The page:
Laurin McCracken presents his art work “Cherries, Silver & Chinese Porcelain”
A meticulous artist
We have always liked and fought to maintain a close relationship with the artists: our goal is to meet their needs. In this way, we are very pleased to receive artwork made with some of our handmade paint brushes.
Artworks created from photos
Laurin McCrackon has sent us the process of creating her new artwork “Cherries, Silver & Chinese Porcelain” a painting created using Daniel Smith Watercolors and Escoda Versatil Brushes. In the following we will show you its step by step development:
1. Photo of the still life setup, cropped for drawing. This is one of many photos taken during the photo session. The fabric and whites are too warm. This was corrected in the process of creating the painting.
2. A detailed drawing was created by projecting the photo onto the watercolor paper using a high-resolution LCD projector. The painting was started with the lightest objects; the Chinese jar and the background fabric.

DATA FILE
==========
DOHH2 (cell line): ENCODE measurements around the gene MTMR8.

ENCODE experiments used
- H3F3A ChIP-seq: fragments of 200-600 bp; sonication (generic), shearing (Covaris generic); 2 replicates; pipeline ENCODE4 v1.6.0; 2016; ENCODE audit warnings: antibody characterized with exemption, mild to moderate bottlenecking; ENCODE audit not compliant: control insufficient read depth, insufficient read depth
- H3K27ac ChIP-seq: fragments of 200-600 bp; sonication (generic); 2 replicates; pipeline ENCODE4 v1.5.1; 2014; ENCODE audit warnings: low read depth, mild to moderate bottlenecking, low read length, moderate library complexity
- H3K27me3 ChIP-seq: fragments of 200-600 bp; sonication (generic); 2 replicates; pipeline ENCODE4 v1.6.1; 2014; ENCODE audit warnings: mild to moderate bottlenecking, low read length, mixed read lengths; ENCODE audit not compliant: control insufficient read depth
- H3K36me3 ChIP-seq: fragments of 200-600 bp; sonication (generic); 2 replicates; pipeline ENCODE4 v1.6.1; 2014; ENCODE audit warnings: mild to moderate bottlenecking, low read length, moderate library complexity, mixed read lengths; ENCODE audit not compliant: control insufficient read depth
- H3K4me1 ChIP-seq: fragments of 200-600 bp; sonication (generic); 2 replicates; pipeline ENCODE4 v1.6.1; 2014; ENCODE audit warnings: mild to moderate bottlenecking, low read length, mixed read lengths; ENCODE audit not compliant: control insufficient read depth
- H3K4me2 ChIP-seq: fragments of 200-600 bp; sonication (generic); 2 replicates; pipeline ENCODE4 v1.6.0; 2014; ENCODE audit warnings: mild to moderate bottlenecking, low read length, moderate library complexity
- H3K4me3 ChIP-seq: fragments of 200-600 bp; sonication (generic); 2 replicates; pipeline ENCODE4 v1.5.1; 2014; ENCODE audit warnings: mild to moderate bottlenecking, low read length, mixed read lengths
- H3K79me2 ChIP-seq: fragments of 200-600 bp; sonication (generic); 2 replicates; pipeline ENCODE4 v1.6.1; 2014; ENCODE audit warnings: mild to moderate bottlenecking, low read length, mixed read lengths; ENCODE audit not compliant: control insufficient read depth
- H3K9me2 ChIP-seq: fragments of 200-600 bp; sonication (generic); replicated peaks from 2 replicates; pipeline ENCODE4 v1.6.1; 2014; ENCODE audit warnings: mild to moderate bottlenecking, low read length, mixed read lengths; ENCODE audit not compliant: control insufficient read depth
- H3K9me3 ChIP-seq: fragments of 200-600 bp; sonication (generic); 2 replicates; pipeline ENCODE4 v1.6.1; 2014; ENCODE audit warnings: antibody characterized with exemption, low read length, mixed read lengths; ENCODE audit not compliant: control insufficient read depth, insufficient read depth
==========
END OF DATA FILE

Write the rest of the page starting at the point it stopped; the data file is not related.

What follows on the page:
3. Moving from left to right, the main objects in the back row were painted. Each piece was masked individually. The painting was covered with thin tracing paper and each object was exposed as it was to be painted and the area around it was masked with drafting tape.
4. The foreground fabric was painted next and then the cherries and the crystal bowl. The highlights on all the objects in the painting were masked with Daniel smith Artists Masking Fluid.
5. The last dark object, the silver cup, was painted paying special attention to the reflections in the silver.
6. An underpainting was applied to the background areas before the application of the final black paint. The area below the table was first painted with a Burnt Sienna to harmonize with the table top. The blue underpainting adds life to the blue on the porcelain.
7. The final black of the background is created in one coat. The paint is relatively thick and as it dries it is “scumbled” with an old brush to take away the brush strokes and break up the surface of the paint so that it has a velvet like finish and does not reflect light.
8. The Final Painting – The photo of the painting was taken with a Canon EOS SD5 to create the highest possible image resolution for submission to competitions and publications.